How to easily cut and dry limelight hydrangeas. They are so easy to grow, as well as cut and dry for later use in arrangements!
I wanted to share this post earlier and just didn’t get around to it. I shared with you earlier in the summer my limelight hydrangeas that I planted in March. Around 5 months later, I started getting blooms which completely surprised the heck out of me since I had no idea I would get any blooms this year.
Here’s what they looked like when I got them in. I ordered these through Home Depot online and they are Proven Winner dwarf limelight hydrangeas in quart containers. My hydrangeas get about 5 hours a day of direct sunlight.
I planted them March 2019 and they started out growing so cute and all these pretty bright green leaves sprouted fast into early summer.
Then just about 5 months later, they looked like this! I know, I was astounded too. Just look at them!
Every single plant bloomed and bloomed and I couldn’t believe all the stems that could be cut. I cut many of them and brought them inside and there were plenty left to cut.
They started turning the most beautiful shade of pink by September and by October I cut a big bunch of them to bring inside.
They were the most beautiful blooms I’ve ever seen and I’m so proud of my little baby plants for producing so well.
Aren’t they gorgeous?! These cone shaped blossoms are so unique and pretty with their soft lime green shade. These plants are very drought tolerant too.
They were so loaded they were laying on the ground. I can’t wait to see what they do next year.
So here’s how you dry them. Wait until they start turning that little bit of pink at the end of the season. You can cut them earlier but they may not dry pretty if you don’t let the flower petals dry out a bit.That’s the key when cutting and drying hydrangeas.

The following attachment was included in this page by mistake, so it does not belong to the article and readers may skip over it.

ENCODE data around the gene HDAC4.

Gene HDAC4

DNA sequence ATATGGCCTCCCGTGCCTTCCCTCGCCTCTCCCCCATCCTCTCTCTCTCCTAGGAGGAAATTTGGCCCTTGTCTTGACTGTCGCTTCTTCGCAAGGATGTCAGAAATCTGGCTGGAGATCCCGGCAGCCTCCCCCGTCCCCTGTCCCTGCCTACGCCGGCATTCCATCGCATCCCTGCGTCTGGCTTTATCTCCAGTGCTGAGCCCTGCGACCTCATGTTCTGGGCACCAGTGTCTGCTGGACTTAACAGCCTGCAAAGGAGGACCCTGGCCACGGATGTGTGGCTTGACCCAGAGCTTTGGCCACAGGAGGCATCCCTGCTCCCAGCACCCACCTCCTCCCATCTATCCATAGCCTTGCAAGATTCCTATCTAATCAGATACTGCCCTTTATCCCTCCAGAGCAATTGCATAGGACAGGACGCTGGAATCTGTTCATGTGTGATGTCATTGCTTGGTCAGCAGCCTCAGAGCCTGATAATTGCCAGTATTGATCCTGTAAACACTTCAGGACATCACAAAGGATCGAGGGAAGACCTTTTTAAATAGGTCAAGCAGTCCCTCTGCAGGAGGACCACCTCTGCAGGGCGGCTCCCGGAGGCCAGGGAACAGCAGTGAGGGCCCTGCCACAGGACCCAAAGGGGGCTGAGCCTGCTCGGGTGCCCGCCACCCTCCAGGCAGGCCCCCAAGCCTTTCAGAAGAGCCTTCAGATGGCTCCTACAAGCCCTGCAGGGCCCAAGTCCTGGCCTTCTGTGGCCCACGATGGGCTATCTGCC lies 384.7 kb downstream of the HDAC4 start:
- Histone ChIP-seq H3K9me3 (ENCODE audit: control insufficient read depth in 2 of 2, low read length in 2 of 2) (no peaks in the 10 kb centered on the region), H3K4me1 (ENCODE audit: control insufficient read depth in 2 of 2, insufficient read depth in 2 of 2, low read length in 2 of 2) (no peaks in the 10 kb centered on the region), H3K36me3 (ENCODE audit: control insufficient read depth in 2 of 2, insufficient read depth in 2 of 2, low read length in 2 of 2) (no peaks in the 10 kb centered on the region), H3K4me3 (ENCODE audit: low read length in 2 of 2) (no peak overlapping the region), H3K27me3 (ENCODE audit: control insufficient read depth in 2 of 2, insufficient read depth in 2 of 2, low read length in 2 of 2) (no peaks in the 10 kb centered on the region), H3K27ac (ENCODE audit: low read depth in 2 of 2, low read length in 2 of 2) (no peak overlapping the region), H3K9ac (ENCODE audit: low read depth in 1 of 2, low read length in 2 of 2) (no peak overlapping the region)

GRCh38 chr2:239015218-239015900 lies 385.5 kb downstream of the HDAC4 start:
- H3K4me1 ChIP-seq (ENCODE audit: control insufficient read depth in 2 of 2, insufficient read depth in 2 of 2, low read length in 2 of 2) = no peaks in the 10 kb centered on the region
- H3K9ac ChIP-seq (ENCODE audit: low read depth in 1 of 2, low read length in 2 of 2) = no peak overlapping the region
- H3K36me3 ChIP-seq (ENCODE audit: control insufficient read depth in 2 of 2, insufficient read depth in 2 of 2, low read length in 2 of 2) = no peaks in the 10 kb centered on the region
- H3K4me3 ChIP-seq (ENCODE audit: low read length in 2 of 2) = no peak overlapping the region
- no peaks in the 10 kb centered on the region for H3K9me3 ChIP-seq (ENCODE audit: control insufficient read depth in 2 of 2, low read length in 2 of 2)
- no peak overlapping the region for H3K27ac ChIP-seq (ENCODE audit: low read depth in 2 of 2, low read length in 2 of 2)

Enjoy this video of drying limelight hydrangeas:
1. Cut them about a foot long.
I cut them with my cutting shears about 1 foot long.
2. Remove all the leaves.
Take off all the leaves, because those won’t be seen anyway. Dried hydrangeas are perfect for stacking together in a big vase.
3. Start placing them in a vase.
You don’t even need to add water, just place them and let them dry in the vase.
Enjoy your beautiful limelight hydrangea blooms. If you take care of them, they will last several months. I’ve seen people make wreaths out of them too, but I didn’t take the time to do that. Maybe next year!
I can’t wait to see them bloom next year and see how well they do.
Pruning limelight hydrangeas is easy and should be done in late fall or early winter when they are dormant. New blooms will grow on new wood so you don’t have to worry about pruning too much.
I can’t get enough of these blooms!
And that’s how you dry limelight hydrangeas! I enjoyed these as a centerpiece for about a month before it was time for Christmas decorating. They will last longer if I want to get them back out in the Spring for more decorating ideas. You could also make a hydrangea wreath with these gorgeous hydrangea blossoms. They are perfect for flower arrangements.
I put together this cute video for my limelights!
I hope you enjoyed this and if you have limelight hydrangeas, you can dry them too! You will want to plant these in spring or fall and right now they are not available online, but I’m sure they will be again in early Spring so keep an eye out for them then! I am so glad I planted them when I did and they should really sprawl out in 2020!